5 Times David Bowie was a Fashion Hero

A man of many styles and sounds, but eternally cool in every guise and incarnation, the late David Bowie was an inspiration to millions across borders, cultures, classes, genders and generations. A fashion renegade who channeled the Zeitgeist, while making each look his very own, Bowie was a fashion and music chameleon and experimenter, with a signature voice and uniquely identifiable image, whatever genre he dabbled in and trend he explored.

To celebrate the life of one of pop culture's greatest heroes, we look back at Bowie's best looks, from his 60s flower child days, through the outrageously glam years, through his muted, but desperately cool 90s minimalism, up until the present day.

 

1. The 60s

1Often associated with loud fashion and off-the-wall styling, the 60s were a quieter fashion era for David Bowie, then known as David Jones and appearing as a member of The Konrads. The ultimate fashion bandwagon jumper (and then envelope pusher), Bowie embraced mod fashion and gave some seriously good hair in the process.

 

2. The Early 70s1For a man who loved to play with gender norms, sexuality, masculinity and femininity, the glam rock infused early 70s were a potent decade in the evolution of Bowie's style. With the development of Bowie's alter ego Ziggy Stardust, a bold, outrageous, highly experimental and utterly unapologetic fashion icon was born.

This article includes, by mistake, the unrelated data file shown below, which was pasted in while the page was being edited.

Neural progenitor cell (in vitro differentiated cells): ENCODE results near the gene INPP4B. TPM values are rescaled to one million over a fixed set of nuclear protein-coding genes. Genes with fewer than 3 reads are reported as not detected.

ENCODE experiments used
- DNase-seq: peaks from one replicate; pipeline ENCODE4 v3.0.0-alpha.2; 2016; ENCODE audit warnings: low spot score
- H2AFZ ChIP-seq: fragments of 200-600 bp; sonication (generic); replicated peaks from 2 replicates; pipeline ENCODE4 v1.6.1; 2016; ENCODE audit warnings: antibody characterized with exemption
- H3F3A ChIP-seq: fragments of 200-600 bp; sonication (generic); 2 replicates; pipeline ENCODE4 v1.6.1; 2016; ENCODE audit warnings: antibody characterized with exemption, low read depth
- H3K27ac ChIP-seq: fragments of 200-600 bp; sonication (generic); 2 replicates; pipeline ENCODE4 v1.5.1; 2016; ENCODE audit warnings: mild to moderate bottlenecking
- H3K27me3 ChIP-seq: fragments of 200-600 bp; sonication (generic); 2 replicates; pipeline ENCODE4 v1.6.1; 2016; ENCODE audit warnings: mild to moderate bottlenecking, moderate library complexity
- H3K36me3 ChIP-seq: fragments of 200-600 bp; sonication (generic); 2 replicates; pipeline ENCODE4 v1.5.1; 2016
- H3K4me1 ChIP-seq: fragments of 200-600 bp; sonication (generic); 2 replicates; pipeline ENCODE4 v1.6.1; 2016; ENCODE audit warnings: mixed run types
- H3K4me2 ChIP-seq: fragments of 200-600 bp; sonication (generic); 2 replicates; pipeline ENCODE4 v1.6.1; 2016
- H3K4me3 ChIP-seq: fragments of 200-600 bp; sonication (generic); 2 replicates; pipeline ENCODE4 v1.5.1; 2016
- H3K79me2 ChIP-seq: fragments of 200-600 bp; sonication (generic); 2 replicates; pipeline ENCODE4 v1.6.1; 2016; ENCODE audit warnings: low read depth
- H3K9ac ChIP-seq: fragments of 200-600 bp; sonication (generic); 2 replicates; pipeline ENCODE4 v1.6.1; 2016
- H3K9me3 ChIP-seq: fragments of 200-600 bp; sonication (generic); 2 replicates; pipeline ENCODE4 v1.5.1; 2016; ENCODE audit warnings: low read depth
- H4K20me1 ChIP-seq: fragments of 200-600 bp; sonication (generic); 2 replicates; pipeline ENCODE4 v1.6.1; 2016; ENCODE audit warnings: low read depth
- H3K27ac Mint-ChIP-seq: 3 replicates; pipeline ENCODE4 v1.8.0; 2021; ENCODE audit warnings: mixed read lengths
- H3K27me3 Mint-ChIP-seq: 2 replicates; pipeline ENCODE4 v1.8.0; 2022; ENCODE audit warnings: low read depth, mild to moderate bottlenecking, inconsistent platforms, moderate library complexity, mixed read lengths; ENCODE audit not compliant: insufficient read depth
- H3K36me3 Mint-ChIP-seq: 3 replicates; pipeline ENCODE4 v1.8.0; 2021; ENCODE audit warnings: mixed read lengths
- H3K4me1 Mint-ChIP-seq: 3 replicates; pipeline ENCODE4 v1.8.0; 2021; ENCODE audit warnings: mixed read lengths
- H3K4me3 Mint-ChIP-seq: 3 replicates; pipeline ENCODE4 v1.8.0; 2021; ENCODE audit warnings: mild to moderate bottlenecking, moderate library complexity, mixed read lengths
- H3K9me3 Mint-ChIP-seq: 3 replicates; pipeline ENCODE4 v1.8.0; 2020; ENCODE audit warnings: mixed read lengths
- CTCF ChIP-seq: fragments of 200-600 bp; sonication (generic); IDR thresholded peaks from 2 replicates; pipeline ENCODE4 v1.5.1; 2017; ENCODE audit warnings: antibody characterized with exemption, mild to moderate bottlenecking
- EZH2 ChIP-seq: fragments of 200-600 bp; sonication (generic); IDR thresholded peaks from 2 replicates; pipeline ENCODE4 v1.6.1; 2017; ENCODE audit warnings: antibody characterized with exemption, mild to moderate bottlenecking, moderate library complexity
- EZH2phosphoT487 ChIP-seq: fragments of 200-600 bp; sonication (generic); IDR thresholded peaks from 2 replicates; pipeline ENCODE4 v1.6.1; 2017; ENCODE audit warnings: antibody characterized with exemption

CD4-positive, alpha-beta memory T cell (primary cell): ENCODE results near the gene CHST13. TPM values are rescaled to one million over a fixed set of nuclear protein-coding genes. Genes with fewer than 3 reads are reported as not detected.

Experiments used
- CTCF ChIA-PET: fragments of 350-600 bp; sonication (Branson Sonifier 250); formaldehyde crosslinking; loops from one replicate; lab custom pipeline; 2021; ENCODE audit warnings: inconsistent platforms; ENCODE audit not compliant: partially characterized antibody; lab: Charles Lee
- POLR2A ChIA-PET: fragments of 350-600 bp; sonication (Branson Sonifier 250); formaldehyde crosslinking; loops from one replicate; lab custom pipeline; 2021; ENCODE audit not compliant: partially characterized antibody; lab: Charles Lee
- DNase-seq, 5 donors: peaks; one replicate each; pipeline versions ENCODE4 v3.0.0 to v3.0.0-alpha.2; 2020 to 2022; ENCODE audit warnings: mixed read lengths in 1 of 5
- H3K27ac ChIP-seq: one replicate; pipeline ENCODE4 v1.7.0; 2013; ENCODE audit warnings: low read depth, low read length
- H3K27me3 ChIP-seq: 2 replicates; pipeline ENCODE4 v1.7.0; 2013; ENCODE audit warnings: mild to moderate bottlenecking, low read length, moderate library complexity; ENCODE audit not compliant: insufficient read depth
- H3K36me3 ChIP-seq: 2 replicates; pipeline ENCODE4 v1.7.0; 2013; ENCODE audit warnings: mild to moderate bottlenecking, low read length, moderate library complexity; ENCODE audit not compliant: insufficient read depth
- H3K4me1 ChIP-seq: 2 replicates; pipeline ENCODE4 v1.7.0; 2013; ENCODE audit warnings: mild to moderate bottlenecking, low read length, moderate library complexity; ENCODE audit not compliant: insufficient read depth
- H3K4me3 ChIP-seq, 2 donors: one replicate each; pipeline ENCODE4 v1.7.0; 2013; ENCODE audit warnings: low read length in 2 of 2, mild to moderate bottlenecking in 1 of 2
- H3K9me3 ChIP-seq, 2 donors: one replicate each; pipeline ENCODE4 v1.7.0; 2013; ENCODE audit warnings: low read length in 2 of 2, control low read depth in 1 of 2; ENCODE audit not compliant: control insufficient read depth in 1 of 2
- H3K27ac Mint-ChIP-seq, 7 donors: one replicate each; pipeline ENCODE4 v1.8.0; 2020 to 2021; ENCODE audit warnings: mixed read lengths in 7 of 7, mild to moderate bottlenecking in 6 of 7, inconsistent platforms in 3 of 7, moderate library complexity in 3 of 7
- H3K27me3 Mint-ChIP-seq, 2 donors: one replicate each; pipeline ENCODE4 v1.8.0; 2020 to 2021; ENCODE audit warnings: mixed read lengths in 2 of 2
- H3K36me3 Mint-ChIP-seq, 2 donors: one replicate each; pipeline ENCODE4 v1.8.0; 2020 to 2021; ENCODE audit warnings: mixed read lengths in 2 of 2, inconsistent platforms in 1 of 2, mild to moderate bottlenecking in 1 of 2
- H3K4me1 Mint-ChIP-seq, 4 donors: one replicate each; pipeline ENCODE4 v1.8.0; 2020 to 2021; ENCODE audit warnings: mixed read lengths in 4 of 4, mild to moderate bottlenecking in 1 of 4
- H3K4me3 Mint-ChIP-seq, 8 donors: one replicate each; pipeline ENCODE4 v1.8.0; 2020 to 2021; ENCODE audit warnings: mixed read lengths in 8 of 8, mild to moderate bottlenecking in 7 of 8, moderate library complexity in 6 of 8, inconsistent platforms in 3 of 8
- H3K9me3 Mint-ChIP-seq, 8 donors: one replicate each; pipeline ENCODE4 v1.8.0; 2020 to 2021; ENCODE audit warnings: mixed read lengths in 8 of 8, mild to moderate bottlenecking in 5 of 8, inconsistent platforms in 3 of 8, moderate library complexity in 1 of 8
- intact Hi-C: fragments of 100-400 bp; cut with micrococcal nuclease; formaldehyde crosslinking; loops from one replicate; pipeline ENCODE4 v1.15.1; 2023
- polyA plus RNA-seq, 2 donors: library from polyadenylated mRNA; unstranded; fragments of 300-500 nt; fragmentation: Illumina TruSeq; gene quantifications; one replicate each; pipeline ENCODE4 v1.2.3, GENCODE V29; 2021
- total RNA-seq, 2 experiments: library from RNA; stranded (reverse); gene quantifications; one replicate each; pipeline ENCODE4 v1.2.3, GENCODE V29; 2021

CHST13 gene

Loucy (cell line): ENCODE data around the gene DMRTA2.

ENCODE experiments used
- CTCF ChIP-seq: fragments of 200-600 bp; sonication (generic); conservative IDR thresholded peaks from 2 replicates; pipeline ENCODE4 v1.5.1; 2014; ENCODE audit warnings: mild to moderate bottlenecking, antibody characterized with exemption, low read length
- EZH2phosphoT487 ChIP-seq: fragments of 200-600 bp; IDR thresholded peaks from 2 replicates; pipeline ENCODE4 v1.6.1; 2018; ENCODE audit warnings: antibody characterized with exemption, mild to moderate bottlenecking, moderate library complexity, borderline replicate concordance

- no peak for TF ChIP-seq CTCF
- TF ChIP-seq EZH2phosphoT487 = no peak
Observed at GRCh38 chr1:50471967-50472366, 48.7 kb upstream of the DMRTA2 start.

3. The Late 70s1The death of Ziggy Stardust in 1974 saw Bowie become increasingly interested in soul music, ditching his garish glam for his Thin White Duke persona, adopting a dandy-esque style, epitomised by sharply tailored monochromatic suits.

 

4. The 80s

With the 80s came New Romanticism and, at the forefront of the wave was Bowie, returning once again to eye-popping costumes and a renegade approach to the fashion of the era. Best represented by his Pierrot character, a sad clown with a cabaret feel, this was a creative period for Bowie's style.

 

5. Modern Bowie1Artful, minimalist, immaculate. From the 90s onwards, Bowie said goodbye to flamboyance in his sartorial choices and opted for absolutely exquisitely tailored pieces in muted colours, put together with a sophisticated eye for fashion, developed over his many decades in the spotlight. With a tiny touch of flair in each outfit which kept this fashion trailblazer enduringly on the front lines of style, the Bowie of latter years was never knowingly overstated, but eternally en pointe.

 

What's your favourite Bowie album? What about your favourite Bowie era and look? Have your say in the Base London Facebook group.